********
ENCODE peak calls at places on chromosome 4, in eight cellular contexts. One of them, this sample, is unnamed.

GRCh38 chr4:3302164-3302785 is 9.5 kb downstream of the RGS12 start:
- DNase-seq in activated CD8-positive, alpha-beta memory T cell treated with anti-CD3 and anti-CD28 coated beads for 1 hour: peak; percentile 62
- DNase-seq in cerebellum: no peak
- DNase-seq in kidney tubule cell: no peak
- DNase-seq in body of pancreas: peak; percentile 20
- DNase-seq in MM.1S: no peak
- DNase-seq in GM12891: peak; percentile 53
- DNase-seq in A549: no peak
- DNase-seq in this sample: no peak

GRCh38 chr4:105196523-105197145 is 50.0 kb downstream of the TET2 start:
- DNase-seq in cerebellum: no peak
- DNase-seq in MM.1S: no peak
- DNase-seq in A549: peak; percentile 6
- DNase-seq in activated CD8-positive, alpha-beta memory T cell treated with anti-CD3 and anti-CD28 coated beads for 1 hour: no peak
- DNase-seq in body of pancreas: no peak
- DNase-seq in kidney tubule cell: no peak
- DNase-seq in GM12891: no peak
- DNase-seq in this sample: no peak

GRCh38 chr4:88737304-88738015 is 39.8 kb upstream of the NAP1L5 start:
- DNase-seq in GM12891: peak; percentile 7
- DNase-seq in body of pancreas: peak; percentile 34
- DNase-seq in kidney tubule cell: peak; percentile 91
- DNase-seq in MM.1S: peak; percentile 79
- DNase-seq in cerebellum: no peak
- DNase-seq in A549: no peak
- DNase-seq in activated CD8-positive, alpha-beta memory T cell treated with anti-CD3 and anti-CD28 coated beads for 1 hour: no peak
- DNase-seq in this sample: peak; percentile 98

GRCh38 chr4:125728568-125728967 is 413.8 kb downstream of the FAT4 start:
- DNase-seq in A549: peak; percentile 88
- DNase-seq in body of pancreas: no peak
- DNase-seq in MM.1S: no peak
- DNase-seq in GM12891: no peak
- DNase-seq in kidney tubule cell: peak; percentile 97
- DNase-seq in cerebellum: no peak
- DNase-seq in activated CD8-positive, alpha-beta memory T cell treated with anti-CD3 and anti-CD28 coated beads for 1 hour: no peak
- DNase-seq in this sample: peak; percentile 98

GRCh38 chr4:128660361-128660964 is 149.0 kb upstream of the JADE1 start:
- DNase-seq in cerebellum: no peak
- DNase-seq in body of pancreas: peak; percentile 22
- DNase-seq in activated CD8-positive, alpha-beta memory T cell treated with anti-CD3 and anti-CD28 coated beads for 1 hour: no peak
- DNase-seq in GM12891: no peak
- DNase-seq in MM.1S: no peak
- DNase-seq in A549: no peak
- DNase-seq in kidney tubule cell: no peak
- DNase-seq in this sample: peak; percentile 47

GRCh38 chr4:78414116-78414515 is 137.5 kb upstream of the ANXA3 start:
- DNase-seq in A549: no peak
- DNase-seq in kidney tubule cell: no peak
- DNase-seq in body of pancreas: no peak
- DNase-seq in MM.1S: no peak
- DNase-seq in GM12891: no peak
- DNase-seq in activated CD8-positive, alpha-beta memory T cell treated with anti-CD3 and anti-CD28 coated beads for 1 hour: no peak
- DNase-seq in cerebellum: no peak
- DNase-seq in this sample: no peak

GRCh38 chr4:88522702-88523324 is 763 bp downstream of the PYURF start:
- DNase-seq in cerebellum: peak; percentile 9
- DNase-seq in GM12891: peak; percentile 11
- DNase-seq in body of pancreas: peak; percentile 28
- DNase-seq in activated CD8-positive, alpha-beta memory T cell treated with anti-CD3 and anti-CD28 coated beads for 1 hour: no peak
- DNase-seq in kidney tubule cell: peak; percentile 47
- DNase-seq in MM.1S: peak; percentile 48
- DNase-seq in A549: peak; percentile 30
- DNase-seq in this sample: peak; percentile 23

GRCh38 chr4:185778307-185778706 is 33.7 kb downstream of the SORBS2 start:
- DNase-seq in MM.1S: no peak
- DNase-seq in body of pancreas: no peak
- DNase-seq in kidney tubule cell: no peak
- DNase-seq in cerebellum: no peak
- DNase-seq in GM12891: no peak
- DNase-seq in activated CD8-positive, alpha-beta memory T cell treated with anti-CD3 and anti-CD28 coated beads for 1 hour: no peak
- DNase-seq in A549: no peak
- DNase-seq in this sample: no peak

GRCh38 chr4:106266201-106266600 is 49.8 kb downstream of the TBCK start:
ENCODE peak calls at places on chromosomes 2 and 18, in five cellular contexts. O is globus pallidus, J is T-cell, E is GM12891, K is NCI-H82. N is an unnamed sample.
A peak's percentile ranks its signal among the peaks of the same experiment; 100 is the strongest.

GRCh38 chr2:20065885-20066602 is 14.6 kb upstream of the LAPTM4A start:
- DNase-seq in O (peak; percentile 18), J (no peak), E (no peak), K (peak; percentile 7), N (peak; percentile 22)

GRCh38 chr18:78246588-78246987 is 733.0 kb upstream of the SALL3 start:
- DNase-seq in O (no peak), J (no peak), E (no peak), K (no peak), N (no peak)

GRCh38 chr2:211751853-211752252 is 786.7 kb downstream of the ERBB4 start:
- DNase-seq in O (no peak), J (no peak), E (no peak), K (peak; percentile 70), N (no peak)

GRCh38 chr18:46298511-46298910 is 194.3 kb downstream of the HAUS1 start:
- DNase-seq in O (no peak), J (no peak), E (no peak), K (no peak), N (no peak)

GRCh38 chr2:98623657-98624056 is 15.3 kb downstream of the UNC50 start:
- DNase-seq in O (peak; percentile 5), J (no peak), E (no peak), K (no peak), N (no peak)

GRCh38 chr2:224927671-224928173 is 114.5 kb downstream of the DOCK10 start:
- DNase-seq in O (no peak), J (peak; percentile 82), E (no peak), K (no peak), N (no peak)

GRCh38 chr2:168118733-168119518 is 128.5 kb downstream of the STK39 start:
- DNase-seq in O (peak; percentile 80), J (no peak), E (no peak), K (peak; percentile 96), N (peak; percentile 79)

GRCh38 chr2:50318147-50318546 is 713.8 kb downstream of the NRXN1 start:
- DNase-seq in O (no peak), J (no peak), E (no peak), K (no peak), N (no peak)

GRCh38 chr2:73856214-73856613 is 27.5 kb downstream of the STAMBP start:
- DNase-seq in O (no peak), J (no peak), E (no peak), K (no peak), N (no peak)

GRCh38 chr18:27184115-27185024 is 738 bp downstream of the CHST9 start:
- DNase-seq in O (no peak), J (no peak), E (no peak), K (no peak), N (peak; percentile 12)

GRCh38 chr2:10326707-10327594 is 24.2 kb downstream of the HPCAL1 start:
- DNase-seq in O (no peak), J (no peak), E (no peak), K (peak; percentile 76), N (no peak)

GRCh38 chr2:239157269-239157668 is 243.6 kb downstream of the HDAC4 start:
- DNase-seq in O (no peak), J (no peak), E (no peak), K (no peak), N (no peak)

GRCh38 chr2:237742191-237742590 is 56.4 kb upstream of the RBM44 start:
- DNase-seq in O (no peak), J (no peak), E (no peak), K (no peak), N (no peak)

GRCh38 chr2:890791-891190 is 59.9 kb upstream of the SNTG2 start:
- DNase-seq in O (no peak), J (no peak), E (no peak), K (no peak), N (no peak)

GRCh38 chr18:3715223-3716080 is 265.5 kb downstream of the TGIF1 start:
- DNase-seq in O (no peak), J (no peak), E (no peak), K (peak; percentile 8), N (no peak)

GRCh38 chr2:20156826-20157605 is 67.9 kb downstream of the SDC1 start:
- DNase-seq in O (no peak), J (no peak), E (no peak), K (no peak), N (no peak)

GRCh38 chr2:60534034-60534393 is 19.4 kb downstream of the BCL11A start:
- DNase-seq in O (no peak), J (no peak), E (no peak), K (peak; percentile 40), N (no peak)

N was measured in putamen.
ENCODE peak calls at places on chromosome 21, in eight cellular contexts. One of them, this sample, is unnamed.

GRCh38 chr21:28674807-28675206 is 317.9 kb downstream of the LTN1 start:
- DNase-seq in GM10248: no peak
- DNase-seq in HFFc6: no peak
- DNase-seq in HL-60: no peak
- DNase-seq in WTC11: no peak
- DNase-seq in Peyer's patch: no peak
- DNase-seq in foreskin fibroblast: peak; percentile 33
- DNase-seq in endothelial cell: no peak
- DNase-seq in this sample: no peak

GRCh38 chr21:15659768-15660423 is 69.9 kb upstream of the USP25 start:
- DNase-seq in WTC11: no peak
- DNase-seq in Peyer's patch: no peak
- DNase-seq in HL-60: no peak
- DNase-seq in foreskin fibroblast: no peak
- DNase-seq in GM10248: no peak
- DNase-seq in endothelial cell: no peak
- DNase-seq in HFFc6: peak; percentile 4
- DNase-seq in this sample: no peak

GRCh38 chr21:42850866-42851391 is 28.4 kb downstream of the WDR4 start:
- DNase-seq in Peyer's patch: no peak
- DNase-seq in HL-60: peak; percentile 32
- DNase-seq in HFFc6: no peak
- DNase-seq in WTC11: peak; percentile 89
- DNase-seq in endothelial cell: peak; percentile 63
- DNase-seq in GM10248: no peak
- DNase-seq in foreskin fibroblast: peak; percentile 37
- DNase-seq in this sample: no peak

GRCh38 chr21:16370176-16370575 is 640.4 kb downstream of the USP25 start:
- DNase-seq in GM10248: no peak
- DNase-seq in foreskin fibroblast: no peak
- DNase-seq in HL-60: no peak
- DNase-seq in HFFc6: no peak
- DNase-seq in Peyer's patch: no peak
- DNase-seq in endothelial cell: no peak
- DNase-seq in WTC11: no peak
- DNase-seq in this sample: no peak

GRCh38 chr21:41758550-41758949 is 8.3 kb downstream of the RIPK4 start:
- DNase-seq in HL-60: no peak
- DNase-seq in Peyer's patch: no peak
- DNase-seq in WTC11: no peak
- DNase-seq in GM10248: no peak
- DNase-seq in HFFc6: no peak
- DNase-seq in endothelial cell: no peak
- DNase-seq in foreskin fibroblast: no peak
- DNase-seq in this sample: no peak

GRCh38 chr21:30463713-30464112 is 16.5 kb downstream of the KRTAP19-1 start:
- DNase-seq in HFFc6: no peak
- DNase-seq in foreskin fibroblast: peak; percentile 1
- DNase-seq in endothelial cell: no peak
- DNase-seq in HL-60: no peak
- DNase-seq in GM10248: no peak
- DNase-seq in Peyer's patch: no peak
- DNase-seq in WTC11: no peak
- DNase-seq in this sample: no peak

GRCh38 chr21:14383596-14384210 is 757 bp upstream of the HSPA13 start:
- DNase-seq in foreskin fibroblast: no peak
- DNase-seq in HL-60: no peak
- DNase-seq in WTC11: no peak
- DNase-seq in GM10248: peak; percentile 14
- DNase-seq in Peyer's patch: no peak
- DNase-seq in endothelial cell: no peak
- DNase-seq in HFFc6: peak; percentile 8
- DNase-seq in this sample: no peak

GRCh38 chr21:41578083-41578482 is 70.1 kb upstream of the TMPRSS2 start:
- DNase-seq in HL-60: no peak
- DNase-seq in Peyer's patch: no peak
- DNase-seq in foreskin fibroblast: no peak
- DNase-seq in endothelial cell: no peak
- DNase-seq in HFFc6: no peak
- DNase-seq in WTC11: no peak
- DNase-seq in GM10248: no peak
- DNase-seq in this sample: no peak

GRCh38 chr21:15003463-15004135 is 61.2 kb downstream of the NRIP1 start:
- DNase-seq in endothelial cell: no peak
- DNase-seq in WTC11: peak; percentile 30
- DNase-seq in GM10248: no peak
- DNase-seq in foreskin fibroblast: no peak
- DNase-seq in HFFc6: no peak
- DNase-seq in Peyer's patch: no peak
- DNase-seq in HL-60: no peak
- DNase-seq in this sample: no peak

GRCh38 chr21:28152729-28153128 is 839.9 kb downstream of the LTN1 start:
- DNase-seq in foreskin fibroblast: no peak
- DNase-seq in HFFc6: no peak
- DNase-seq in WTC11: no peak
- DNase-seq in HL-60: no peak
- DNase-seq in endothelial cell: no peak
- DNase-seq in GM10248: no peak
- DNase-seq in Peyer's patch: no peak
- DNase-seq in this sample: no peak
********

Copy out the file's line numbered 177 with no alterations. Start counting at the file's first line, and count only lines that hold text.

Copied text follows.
- DNase-seq in HL-60: no peak